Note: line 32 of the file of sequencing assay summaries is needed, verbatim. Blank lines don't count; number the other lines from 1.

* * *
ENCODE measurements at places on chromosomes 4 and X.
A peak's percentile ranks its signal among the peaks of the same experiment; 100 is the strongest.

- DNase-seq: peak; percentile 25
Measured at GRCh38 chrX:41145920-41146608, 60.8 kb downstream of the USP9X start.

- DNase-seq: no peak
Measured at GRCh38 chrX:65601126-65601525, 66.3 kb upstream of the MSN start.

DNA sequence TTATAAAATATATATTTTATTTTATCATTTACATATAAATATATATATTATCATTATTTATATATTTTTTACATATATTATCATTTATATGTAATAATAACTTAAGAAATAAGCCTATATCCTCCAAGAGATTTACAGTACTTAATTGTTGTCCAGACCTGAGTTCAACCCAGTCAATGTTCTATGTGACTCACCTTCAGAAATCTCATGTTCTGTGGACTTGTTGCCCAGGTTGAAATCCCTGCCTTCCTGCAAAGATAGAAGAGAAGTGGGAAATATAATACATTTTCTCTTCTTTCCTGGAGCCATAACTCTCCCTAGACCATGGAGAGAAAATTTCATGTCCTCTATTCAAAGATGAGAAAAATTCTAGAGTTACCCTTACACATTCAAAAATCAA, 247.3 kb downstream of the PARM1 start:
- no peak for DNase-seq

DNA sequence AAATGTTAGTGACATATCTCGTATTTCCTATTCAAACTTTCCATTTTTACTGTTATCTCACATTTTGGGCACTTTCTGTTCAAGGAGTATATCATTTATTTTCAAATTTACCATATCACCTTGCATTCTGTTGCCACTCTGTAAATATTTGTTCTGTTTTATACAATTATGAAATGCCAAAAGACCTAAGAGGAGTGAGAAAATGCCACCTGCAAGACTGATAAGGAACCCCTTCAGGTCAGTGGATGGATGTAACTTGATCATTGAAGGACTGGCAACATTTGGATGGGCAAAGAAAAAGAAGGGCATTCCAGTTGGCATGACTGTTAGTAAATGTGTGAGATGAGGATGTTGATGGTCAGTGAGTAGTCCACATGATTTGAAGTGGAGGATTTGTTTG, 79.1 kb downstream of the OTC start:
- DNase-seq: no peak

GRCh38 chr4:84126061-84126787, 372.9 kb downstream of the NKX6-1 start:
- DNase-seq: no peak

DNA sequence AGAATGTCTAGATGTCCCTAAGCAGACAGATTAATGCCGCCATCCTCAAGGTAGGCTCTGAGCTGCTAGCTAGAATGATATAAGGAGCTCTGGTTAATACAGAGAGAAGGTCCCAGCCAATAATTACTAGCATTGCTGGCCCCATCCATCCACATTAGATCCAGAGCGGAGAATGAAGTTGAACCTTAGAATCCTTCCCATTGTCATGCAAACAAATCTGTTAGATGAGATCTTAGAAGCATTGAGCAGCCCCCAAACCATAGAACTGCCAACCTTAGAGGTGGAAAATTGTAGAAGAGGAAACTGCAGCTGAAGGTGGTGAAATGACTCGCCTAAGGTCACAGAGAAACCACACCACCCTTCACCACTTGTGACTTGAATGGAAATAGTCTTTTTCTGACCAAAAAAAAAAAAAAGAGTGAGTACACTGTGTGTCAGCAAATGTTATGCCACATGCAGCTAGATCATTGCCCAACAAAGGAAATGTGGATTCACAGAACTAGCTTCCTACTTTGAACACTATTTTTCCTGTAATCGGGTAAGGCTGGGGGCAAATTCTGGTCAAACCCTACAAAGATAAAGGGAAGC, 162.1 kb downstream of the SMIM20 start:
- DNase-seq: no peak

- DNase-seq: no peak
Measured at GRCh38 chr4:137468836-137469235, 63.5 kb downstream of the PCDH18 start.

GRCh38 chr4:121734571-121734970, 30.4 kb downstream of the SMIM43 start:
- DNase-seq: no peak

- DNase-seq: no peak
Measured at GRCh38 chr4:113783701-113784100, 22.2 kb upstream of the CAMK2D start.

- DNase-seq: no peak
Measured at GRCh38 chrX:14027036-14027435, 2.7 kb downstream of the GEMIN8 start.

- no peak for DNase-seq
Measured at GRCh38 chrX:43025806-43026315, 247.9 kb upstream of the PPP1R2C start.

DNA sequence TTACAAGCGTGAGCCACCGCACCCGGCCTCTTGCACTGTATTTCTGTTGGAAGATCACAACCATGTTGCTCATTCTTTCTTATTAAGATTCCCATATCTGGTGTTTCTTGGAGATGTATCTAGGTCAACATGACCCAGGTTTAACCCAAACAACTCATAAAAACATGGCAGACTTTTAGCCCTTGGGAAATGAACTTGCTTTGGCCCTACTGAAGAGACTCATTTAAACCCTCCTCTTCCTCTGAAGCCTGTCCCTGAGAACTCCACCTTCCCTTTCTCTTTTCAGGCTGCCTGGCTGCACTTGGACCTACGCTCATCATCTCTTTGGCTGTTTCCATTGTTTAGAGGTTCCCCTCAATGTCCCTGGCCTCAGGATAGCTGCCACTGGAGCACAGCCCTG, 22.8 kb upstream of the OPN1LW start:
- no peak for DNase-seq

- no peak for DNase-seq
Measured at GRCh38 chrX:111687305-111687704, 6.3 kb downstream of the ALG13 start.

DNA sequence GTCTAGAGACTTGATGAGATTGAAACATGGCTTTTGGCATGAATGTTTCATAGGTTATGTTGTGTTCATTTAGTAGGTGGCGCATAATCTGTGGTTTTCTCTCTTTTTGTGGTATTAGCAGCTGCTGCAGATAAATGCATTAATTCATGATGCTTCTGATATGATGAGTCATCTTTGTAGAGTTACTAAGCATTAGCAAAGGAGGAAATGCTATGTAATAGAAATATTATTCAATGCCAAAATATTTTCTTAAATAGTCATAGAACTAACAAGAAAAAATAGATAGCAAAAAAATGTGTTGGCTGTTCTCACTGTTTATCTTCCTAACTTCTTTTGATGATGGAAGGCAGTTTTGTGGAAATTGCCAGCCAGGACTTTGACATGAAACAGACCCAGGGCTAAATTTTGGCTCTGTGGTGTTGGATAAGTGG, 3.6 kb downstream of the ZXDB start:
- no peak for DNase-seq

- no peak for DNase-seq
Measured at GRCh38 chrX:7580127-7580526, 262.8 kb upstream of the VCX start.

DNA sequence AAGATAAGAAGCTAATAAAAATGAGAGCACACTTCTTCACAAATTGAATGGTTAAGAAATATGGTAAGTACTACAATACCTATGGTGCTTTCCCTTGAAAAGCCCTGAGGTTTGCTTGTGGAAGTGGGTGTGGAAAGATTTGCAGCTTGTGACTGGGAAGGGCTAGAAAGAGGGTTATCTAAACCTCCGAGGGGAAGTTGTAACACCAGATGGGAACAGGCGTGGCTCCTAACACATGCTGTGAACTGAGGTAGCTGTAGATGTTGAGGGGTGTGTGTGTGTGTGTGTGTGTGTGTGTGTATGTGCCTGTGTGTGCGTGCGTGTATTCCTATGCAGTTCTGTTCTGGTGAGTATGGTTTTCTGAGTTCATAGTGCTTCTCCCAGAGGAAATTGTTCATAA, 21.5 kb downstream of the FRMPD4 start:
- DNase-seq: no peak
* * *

Measured at GRCh38 chrX:7580127-7580526, 262.8 kb upstream of the VCX start.